Brummett, who received the nickname “Bud” from his older sister Sharon when he was a boy, was hired by the Town of Erwin around two-and-a-half years ago to complete maintenance and custodial tasks around Erwin Town Hall.

“I like working here at Town Hall,” Brummett said. “It’s a very good place to work.”

But most traveling through Erwin have seen Brummett working outside while applying his plant prowess. Along with his duties at Town Hall, it is Brummett’s responsibility to keep up with the plants hanging throughout downtown and along the bridge. This includes fertilizing, pruning and watering the flowers.

“If it’s real hot, I can come in and work,” Brummett said. “If it’s nice outside, I can go outside and work. I’ve got the option that most people’s not got.”

Brummett said he takes time each day to care for the flowers, as the response for the plants has been overwhelmingly positive among locals.

“Everybody loves them,” he said. “…They stop on the road. As a matter of fact, they’ll hold traffic up and say, ‘Them are beautiful.’”

The baskets hanging from the downtown light poles contain coleus, lantana and sweet potato vine. These, Brummett said, were planted by students from Unicoi County High School. The baskets along the bridge contain petunias, which were planted and placed along the bridge by Brummett himself.

“Every year, they’ll try to have a little bit of something different in them,” Brummett said of the flower baskets.

When it came time to beautify the Bill L. Bogart Memorial Bridge, a heavily-traveled entrance to and exit from Erwin’s downtown, Brummett relied on the resources and skills provided by a previous employer.

Brummett worked at Indian Creek Nursery for around 30 years prior to signing on with the Town of Erwin.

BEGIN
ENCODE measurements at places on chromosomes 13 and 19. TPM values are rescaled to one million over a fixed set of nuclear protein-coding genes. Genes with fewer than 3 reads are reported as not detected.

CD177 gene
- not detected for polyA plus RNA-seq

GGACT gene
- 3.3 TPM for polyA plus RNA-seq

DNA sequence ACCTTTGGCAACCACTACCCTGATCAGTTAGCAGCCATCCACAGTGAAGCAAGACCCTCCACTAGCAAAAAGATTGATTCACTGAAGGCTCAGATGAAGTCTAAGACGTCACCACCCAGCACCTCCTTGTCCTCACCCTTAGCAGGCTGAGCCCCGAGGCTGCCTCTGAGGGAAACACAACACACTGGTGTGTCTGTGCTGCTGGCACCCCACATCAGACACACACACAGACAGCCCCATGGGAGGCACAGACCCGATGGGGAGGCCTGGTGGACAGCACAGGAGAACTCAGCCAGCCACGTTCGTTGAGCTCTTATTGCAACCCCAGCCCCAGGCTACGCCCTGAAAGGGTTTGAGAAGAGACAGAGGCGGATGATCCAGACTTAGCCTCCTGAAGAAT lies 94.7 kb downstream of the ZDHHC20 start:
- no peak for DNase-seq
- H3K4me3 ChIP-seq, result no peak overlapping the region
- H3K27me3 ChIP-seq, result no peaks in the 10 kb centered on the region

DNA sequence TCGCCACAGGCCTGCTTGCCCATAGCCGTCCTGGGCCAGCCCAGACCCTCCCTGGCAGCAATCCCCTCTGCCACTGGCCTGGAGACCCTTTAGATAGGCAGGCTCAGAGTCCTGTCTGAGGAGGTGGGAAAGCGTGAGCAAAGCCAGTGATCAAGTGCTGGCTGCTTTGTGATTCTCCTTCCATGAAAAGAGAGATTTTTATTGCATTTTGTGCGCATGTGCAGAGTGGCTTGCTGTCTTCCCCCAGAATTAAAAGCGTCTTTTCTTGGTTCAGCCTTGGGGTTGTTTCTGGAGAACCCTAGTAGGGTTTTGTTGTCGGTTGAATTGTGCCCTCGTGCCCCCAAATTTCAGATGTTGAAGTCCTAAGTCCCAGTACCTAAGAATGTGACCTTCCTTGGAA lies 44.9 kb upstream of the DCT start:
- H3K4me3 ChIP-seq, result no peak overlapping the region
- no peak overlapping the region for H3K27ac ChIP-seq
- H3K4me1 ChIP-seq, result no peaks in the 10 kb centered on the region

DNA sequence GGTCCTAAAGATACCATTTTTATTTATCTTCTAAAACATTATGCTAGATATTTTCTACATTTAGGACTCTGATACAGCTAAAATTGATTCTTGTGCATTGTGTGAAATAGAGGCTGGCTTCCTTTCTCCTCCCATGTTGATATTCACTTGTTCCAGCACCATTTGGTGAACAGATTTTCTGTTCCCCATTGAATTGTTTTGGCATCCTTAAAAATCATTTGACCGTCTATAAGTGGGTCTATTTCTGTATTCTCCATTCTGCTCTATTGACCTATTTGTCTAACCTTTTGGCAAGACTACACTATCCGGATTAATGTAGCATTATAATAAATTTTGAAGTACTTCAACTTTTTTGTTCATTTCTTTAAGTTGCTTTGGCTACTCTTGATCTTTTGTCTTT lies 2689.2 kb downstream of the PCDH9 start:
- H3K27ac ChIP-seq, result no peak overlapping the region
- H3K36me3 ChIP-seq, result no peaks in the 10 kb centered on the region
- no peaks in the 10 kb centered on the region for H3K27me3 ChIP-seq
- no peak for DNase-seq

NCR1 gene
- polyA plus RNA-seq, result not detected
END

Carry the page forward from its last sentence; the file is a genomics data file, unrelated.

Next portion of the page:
During his tenure with the greenhouse, Brummett did maintenance work around the nursery and drove the delivery truck. He also got to try his hand at growing while there.

The flowers contained within the baskets along the bridge were acquired from Indian Creek Nursery, Brummett said.

Brummett said he is not tied to any type of schedule when it comes to the flowers, as checking up on the plants and maintaining them is left at his discretion.

“That’s what I love about being here,” he said. “I can look out the window and see if they’re wilting, and I know to go water. I ain’t gotta go ask nobody. (Town Recorder Glenn Rosenoff) and (Erwin Mayor Doris Hensley), I guess, trust me with my work.”

The flowers, Brummett said, are taken down before the first frost, as the lower temperatures would kill the annual plants.

Temperatures on the morning Brummett sat down inside Town Hall to speak with The Erwin Record were pleasant. With the perfect chance to work outside presenting itself and the flowers under his care on his mind, Brummett leapt from his chair at the conclusion of the interview and hurried to his truck.

“I’m going to work now,” he said. “The baskets on the bridge, they’re wilting a little bit.”

Erwin BMA considering property tax increase

By Brad Hicks

After weeks of crunching the numbers, the Erwin Board of Mayor and Aldermen has set a date for when it will consider final approval of the town’s 2017-18 fiscal year budget – a budget that could include a nearly 4-cent property tax increase.

The board on Monday, July 31, held what will likely be its final budget workshop before the new budget’s first reading to give the figures one last look and to discuss a couple of budgetary options, one that would include a more-than-3-cent increase over the town’s certified tax rate and the other that would include a 5-cent increase to that rate.